Adjectives...well! I just had to learn it. Could you tell me where the adjectives decline and when they don't? It'd be interesting to see how that compares with Dutch, which is basically a question of learning the noun's gender and understanding what "indefinite" means.
Dutch word order (which by and large is the same as in German) can take some getting used to; I remember a Portugese lady in one of my classes who had real trouble with subordinate clauses. But I gather from what you say that the Swedish situation is much more similar to that in English.
Anyway, time for me to stop babbling. Good to hear that you're enjoying the language!
Could you tell me some more about how this passive works? Is it morphological, or does it use some other auxiliary + something combination?
From what I know, it involves -s, so it's morphological. I think it's also used sometimes in cases where English would simply use an intransitive verb corresponding to a transitive one (I think I've heard this kind of thing called ergative behaviour in English) -- for example, Jag öppner dörren "I open the door"; I think Dörren öppnas is either "The door is opened" or "The door opens".
Another example is Jag kallas XYZ meaning "I am called XYZ" -- where English uses a passive involving an auxiliary + participle, Swedish has just one word. (And apparently, it's an "I am called" situation rather than a "My name is", which would have Jag heter XYZ [as in German: "Ich heiße XYZ"] or Mitt namn är -- I saw a couple of places where people said Jag heter/Mitt namn är XYZ, men jag kallas (för) ABC "My name is XYZ [e.g. Alexandra], but I'm called ABC [e.g. Sandy]".)
Along that same vein, sometimes an infinitive can be separable, sometimes not - yes, the meaning changes - and the only way to distinguish them is where the stress lies.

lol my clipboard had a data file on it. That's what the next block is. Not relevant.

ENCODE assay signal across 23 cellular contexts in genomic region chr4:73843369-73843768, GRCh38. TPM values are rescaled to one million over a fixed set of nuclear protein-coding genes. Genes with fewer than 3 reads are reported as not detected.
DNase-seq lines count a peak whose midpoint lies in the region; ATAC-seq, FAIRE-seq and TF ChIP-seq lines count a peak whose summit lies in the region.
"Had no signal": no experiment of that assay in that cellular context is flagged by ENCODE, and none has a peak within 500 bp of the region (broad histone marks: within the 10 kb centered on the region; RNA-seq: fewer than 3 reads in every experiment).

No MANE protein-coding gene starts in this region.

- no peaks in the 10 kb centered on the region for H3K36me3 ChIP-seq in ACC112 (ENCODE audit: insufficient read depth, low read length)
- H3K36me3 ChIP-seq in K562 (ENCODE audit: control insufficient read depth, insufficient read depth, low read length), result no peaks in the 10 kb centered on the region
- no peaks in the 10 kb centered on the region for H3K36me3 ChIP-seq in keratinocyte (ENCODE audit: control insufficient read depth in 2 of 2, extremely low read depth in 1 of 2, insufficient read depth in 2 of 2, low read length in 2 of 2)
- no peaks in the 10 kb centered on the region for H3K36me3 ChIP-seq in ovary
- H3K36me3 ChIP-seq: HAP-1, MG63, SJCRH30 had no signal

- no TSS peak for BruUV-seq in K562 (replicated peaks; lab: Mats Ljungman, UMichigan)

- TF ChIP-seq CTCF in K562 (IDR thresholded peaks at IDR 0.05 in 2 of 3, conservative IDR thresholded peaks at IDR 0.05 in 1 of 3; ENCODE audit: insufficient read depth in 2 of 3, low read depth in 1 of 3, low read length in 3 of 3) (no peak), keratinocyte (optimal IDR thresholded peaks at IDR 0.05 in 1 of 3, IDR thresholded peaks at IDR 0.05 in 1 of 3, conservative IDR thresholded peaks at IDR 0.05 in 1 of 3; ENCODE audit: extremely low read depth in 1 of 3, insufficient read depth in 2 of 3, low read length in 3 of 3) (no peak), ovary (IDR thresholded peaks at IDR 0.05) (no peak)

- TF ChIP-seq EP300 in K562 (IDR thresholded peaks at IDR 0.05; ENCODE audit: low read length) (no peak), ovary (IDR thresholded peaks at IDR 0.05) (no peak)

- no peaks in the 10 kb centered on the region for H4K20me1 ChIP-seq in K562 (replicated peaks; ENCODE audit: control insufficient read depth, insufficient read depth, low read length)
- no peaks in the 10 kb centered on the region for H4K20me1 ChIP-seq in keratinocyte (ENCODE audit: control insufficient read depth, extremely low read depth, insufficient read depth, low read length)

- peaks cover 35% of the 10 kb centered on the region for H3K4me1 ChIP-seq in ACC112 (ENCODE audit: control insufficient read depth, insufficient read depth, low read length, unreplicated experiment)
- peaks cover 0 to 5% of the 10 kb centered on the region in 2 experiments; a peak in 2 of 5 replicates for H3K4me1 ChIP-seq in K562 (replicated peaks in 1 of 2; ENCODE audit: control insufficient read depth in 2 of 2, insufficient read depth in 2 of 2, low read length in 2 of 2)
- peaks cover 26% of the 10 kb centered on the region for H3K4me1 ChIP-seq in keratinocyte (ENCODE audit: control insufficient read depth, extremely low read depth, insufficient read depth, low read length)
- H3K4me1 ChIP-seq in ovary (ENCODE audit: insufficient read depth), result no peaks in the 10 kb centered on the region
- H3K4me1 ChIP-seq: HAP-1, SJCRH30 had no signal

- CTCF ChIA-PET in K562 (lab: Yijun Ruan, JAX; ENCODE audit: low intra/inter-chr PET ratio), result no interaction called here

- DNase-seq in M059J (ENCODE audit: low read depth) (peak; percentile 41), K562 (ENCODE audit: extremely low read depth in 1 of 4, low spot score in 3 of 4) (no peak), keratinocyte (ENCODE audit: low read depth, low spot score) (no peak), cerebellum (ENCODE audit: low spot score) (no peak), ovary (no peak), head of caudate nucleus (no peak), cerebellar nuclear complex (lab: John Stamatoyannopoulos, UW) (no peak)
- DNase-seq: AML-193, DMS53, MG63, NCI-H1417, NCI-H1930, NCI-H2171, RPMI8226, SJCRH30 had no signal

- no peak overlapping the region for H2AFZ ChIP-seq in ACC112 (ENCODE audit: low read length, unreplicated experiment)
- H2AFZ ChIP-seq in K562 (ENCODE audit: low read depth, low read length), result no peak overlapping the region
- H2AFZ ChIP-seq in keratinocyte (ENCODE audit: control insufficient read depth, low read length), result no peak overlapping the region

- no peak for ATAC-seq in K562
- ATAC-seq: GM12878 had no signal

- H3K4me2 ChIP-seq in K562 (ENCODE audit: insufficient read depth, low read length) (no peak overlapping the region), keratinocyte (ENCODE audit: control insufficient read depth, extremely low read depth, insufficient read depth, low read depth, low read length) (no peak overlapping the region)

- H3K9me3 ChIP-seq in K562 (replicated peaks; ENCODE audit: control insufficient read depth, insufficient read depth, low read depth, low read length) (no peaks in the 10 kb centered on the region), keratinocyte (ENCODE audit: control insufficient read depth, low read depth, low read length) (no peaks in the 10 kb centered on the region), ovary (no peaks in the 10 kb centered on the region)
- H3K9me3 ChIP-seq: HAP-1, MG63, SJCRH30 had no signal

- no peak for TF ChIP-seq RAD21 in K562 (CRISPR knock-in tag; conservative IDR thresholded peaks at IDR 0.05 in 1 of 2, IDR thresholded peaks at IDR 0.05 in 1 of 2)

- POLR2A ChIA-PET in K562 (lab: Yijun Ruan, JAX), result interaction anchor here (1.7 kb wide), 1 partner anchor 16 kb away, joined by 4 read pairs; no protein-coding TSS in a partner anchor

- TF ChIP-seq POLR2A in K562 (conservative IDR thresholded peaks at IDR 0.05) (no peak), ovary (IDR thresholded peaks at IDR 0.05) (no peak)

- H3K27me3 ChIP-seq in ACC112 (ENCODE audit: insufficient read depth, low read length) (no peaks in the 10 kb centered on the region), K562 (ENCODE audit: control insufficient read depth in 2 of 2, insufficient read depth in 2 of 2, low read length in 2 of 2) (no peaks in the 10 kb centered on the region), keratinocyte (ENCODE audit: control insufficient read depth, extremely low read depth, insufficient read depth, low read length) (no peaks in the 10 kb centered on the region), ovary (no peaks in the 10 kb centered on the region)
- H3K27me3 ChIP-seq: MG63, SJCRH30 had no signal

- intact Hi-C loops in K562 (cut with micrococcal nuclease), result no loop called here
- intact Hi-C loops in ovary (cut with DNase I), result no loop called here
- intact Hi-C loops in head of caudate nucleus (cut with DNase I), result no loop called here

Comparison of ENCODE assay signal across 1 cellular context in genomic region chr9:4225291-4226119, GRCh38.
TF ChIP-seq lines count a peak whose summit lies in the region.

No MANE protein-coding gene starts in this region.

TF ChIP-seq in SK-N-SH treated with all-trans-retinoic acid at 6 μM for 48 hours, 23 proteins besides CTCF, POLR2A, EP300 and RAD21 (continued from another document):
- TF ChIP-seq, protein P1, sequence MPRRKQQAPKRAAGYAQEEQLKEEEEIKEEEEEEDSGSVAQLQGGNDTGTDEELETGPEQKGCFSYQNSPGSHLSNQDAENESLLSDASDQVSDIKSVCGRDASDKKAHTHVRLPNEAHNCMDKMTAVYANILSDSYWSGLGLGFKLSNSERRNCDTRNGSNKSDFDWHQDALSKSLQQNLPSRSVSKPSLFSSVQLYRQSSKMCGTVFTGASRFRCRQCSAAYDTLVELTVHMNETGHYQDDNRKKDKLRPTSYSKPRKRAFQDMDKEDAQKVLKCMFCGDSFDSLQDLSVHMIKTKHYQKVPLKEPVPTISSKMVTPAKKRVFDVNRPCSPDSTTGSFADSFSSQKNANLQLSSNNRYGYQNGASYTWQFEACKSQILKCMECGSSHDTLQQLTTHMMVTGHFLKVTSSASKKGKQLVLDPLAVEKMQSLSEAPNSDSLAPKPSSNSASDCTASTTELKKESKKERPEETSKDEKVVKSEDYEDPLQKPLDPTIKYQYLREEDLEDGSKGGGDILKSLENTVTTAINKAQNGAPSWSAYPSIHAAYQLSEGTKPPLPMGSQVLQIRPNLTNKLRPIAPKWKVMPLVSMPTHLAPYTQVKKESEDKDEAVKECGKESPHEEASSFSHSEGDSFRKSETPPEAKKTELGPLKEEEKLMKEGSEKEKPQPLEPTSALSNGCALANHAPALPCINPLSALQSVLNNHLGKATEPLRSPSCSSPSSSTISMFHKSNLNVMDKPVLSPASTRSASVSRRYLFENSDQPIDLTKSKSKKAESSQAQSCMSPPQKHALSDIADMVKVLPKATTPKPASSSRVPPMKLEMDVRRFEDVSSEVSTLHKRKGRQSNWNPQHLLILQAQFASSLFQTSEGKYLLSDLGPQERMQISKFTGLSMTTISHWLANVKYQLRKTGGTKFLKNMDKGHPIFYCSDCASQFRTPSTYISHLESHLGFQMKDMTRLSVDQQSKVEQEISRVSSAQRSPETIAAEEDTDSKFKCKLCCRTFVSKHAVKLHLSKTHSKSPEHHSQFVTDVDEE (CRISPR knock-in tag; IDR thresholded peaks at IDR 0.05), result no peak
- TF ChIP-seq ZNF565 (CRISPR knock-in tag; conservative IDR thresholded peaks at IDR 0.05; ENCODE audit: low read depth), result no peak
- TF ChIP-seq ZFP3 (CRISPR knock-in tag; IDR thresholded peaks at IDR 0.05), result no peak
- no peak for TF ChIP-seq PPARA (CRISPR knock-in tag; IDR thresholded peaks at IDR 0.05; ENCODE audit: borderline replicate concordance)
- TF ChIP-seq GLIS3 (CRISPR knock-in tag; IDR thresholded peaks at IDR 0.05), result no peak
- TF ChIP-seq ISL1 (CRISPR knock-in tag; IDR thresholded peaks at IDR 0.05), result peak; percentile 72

An example that springs to my mind in German is a joke that involves people in car coming across something and the driver asks: "Umfahren oder umfahren?" (Run it down/drive over it or swerve/drive around it?)
I see lots of similarities in German and Dutch. It is actually easy for a German to learn Dutch if he/she gets the pronounciation right. I had only troubles with that. Dutch grammar and German grammar are very similar, too, but Dutch is slightly easier.
Dutch is close enough to Swedish that I'm deliberately ignoring any Dutch I happen to come across, because otherwise it's really confusing. But definitely learning Swedish is making Dutch more transparent to me than learning German did.
There are stacks of similarities between Dutch and German; I've only had minimal instruction in the latter but I can read it with little trouble. For me German pronunciation is much easier than Dutch (although I sometimes make mistakes when I'm speaking German because, well, I speak Dutch all day, every day here). The dipthongs can be lethal.
But I think it's possible to go too far in emphasising the similaries; I mean, that I can navigate German cases with only a little knowledge of them could just as well come from some educated guesswork than how close the languages are to each other. There are German speakers out there who look on Dutch as some kind of bastardised (in the completely pejorative sense) of German, which really ticks off some Dutch people I know. Including me, actually, because I'm that well integrated :)
I grew up in Germany and hate Germany. I never felt integrated. I don't like their mentality at all. I don't want to go back at all. When I was in the Netherlands I liked the people. They are friendlier and politer. They seem to be more open-minded. It was the first country I heard of that legalized gay-marriage for example. I assume they treat foreigners much better. I have Iranian relatives there. (I don't speak the language of my maternal relatives. I grew up with German.) They seem to be very happy and have lots of Dutch friends. When they came to Germany they always found somebody who hated foreigners. I have never had a friend in Germany. I got friends in London through the Synagogues where I always go to.